We have all been told not to take candy from strangers. The FBI is warning not to take USB's from them either. The FBI has recently warned a new campaign is targeting businesses from the infamous Fin7, or Carbanak Group. Also known as the Navigator Group, the cybercriminals have been tied to more than $1 billion in fraud. The group has a history of infecting point-of-sale devices with malware and using them to steal payment card information.
Researchers at Trustwave SpiderLabs disclosed an attack in which a hospitality company received a USB stick contained in a letter along with a Best Buy gift card. The letter contained a message explaining that the targets were receiving this $50 gift card for being a regular customer, and they could "…spend it on any product from the list of items presented on a USB…" Fortunately, the recipient never inserted the USB into their device. The next question becomes, "What is inside the teddy bear?
The FBI stated in an alert that the USB device is a publicly available tool known as "BadUSB" or "Bad Beetle USB." Also known as "Bash Bunny" attacks, they are relatively rare.
The FBI stated FIN7 has been mailing the malicious USB devices to potential victims, sometimes while simultaneously running a phishing attack. "When plugged into a target system, the USB registers as a Keyboard HID Keyboard Device with a Vendor ID (VID) of 0x2341 and a Product ID (PID) of 0x8037," the alert says. "The USB injects a series of keystroke commands, including the (Windows + R) shortcut to launch the Windows Run Dialog to run a PowerShell command to download and execute a malware payload from an attacker-controlled server. The USB device then calls out to domains or IP addresses that are currently located in Russia."
The FBI says the domains or IP addresses that the device pings then push a copy of Griffon malware back to the device, which has been previously attached to phishing emails sent by FIN7. Griffon gives the attackers a back door for remotely accessing the entire infected system. Potentially, the infected system can also give attackers leverage to the rest of a corporate network.
Running these types of attacks is relatively inexpensive. While attackers can spend $100 or more on a USB device with a full-featured microcontroller, the FBI says the microcontroller used in one of the FIN7 attacks it studied is an ATMEGA24U, each of which retails for $5 to $14, depending on the supplier, (Check the dark web for current prices).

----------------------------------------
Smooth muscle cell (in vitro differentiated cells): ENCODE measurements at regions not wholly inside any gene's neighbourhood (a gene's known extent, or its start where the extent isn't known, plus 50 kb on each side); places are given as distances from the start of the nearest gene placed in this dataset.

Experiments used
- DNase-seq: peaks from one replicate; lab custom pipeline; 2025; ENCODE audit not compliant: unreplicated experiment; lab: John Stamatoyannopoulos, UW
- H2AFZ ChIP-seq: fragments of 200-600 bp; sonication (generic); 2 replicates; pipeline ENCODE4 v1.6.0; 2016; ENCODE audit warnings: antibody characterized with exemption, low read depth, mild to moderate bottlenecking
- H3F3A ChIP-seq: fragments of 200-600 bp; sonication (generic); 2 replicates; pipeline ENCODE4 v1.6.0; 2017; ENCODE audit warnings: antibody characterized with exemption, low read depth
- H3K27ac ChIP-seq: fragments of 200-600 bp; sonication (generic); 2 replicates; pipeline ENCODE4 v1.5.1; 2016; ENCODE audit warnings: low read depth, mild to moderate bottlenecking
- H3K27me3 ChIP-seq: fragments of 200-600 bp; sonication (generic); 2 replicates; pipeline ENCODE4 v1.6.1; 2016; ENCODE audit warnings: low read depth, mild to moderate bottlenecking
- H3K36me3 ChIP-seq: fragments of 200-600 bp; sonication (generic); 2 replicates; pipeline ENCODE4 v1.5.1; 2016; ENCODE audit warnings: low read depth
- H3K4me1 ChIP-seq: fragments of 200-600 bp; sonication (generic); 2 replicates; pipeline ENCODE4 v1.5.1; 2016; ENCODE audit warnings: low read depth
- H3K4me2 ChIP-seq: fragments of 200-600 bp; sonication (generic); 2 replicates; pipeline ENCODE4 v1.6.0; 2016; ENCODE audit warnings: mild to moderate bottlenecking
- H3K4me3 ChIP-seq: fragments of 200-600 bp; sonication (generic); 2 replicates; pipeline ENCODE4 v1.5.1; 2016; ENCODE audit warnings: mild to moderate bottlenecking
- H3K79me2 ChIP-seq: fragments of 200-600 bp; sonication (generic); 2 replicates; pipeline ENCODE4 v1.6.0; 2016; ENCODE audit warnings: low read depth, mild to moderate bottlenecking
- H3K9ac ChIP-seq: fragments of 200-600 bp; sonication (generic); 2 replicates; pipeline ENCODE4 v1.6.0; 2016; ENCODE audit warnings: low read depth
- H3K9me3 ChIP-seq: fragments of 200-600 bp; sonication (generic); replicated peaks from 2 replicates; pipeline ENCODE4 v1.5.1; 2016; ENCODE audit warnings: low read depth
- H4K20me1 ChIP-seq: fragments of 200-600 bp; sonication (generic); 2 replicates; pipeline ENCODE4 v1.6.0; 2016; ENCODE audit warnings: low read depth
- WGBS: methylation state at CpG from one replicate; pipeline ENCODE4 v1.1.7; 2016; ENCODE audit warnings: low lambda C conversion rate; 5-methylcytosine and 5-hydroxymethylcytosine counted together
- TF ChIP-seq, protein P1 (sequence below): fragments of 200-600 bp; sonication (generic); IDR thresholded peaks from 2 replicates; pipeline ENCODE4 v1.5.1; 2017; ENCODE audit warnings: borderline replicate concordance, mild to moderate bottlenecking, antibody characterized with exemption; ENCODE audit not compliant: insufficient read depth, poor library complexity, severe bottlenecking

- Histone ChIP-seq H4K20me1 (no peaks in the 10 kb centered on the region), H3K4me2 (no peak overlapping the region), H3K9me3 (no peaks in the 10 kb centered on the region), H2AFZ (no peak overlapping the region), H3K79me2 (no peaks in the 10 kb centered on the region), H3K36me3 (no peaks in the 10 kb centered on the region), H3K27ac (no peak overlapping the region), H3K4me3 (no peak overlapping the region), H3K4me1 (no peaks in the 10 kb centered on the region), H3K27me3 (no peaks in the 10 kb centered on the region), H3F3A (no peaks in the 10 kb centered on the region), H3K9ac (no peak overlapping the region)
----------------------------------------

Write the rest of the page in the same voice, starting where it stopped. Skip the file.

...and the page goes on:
The United States DOJ has previously linked Carbanak to a campaign targeting over 100 US businesses, specifically in the restaurant, gaming, and hospitality industries. Arby's, Chili's, Chipotle Mexican Grill and Jason's Deli are among the data breach victims that have confirmed attacks tied to this group. FIN7 has perpetrated more than $1 billion in fraud, in part, by stealing details for more than 15 million payment card records from more than 6,500 point-of-sale terminals across more than 3,600 business locations, according to the Department of Justice.
In 2018, the Justice Department unsealed indictments against three alleged members of the FIN7 hacking gang: Dmytro Fedorov, Fedir Hladyr, and Andrii Kolpakov. All are Ukrainian nationals. Hladyr, who prosecutors accused of serving as "a high-level systems administrator" for the gang, was arrested in Dresden, Germany, in January 2018, and extradited to the US. Last September, he pleaded guilty to conspiracy to commit wire fraud, which carries a maximum 20-year prison sentence, and conspiracy to commit computer hacking, which carries up to a five-year penalty, and agreed to pay up $2.5 million in restitution. Fedorov was arrested in Bielsko-Biala, Poland, while Kolpakov was arrested in Lepe, Spain. Both were later extradited to the US and pleaded not guilty. A trial against the two men began in August 2019. They each face 26 felony counts, ranging from identity theft to conspiracy to commit computer hacking.
To avoid falling victim to these scams, avoid any "Free Offers" and ensure that your Work from Home employees are notified of these new tricks before they become the latest victims. Fortunately. in this case proper security training prevented the employee from inserting the USB and causing significant damage to the company's network. Red Sky Alliance has previously reported on Fin7's connection to Joker's Stash website used to sell and leak card information obtained during cyber-attacks (IR-18-131-002_JokerStash_201805) and will continue to monitor the group's activities.
Red Sky Alliance is in New Boston, NH USA, and is a Cyber Threat Analysis and Intelligence Service organization. The Red Sky Alliance team of cyber threat analysts has been following groups like Carbanak, their principals, and others that prey upon unsuspecting victims. For questions, comments or assistance, please contact the office directly at 888-RED-XRAY or (888)-733-9729, or email firstname.lastname@example.org